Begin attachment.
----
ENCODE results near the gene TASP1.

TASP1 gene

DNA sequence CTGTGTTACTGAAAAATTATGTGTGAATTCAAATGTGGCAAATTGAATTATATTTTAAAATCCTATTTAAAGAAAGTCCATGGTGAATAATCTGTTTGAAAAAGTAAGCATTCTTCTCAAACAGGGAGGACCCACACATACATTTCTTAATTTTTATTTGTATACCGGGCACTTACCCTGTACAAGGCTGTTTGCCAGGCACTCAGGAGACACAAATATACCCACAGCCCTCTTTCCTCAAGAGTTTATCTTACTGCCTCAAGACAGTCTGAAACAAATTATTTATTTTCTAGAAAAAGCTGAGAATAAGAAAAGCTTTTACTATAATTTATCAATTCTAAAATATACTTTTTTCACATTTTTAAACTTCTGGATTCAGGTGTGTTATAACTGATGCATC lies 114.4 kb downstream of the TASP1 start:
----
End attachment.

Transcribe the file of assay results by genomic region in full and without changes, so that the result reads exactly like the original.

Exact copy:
ENCODE results near the gene TASP1.

TASP1 gene

DNA sequence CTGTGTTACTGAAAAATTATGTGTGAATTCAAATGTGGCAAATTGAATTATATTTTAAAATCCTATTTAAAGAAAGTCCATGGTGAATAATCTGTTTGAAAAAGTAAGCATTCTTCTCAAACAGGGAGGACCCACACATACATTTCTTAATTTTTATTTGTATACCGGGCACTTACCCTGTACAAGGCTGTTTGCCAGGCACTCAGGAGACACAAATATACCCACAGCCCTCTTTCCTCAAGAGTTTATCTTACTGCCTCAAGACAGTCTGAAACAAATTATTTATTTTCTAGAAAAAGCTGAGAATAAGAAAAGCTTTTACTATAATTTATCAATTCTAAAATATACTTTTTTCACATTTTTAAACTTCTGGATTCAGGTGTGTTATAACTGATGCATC lies 114.4 kb downstream of the TASP1 start: